Bezard, also director general of the French treasury, recently told AFP that in a matter of months, debt negotiations with Cuba might begin over the approximately $15 billion it owes Paris Club members.

In recent years Russia, Japan, China and Mexico have forgiven a portion of Cuba’s debt and given Havana more manageable repayment terms.

García said that CAF has been exploring the possibility of Cuban membership “for quite some time. The question is when and how and also to be pragmatic. Obviously we have to analyze membership very carefully.”

Cuba’s admission to other international financial institutions such as the World Bank and the International Monetary Fund, however, is much more problematic. Not only does the Helms-Burton Act require the United States to oppose Cuban admission to such international institutions but it also requires the United States to reduce its funding to them if Cuba is admitted over U.S. objections.  But the United States isn’t a CAF member.

García said if Cuba were to join the development bank, the goal “at this stage” would be to provide technical assistance to Cuba rather than loans. In CAF’s 45-year history, García pointed out, it has never had a default.

If Cuba were interested, CAF might, for example, provide technical support as Cuba tries to unify its dual currency system, he said.

Now the focus is on the international seminar, “Opportunities and Challenges for Economic Development in Latin America and Cuba,” that will bring about 150 people together later this month. Among those who have been invited are Enrique Iglesias. former president of the Inter-American Development Bank, and Alicia Bárcena, executive secretary of the Economic Commission for Latin America and the Caribbean.

“We’ll discuss how we approach development issues — how we see the world and how they see things,” García said. “It’s important to engage.”

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BUILDING THE NEW CUBAN ECONOMY

By Mimi Whitefield, Miami Herald

12/14/2014

Read more here: New Economy

Just a couple years ago, tourists who wanted to sample one of Cuba’s paladares were on their own. A bus from state tour operator Havantur wouldn’t think of stopping to allow visitors to dine on roast pork or grilled red snapper at one of these small private restaurants.

No more. Now, government tourism companies are doing business with them, booking reservations for tour groups at both paladares and casa particulares — private bed-and-breakfasts. “A few of our casas have been block-booked by Havanatur and Transtur,” said Matthew Sellar, who runs Scotland-based CubaCasa, an online booking site for private accommodations.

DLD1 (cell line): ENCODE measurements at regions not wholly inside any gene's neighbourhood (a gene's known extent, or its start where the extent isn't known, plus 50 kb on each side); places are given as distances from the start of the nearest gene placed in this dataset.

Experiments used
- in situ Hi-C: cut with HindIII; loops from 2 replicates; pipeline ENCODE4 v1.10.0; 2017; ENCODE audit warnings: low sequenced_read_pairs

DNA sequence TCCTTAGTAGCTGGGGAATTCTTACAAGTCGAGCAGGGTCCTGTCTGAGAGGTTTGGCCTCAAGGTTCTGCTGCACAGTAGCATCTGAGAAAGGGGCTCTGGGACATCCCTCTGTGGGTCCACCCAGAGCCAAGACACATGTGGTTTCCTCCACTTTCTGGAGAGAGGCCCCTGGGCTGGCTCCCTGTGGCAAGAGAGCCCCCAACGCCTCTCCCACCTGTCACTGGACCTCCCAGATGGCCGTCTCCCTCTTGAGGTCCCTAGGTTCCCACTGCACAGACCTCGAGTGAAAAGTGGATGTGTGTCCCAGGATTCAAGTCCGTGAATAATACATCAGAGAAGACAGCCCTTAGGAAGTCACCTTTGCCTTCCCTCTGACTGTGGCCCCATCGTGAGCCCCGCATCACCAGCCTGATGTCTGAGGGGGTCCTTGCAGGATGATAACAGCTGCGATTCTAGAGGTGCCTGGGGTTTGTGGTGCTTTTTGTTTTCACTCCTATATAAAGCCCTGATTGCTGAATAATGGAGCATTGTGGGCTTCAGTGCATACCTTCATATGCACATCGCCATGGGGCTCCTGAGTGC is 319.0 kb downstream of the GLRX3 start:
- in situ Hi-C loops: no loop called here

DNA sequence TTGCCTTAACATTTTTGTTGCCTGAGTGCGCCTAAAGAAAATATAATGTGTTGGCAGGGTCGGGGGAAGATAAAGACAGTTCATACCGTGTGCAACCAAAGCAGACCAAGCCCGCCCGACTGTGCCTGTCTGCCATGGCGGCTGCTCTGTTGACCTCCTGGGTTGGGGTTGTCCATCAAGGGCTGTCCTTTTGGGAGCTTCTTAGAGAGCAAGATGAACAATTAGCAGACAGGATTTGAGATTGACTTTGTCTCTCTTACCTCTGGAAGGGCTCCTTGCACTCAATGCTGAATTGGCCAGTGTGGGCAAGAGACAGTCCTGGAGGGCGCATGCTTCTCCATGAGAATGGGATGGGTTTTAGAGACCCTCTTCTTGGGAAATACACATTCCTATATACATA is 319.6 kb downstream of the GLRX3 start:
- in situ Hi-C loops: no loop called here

Call such co-existence the inevitable advance of market forces as the hemisphere’s only communist nation reforms its creaking state-owned, centrally planned economy. But entering the fifth year of a process that ultimately led to the economic reforms, the changes are still very much a work in progress with daunting challenges ahead.

 

MUCH UNFINISHED WORK REMAINS AS CUBA REFORMS ITS ECONOMY

The reforms are not nearly as fast or as profound as many — inside and outside the country — would hope. Cuban leader Raúl Castro has often said the process will continue “sin prisa pero sin pausa” (without haste but without pause).

Since the economic guidelines — or lineamientos — were approved, Cuba has allowed limited self-employment and worker-owned cooperatives, revamped its foreign investment law and agriculture system, allowed the private sale of homes and cars, changed rules so Cubans can more freely travel abroad and begun to phase out the ration book.

“The biggest change is that the government and the party have now accepted the idea of a larger private sector,” said Phil Peters, president of the Cuban Research Center and a regular traveler to Cuba. “You see it in every town in Cuba — and it’s being discussed around every family table in Cuba. It’s a huge ideological shift, and it’s not something you would have seen under Fidel Castro.”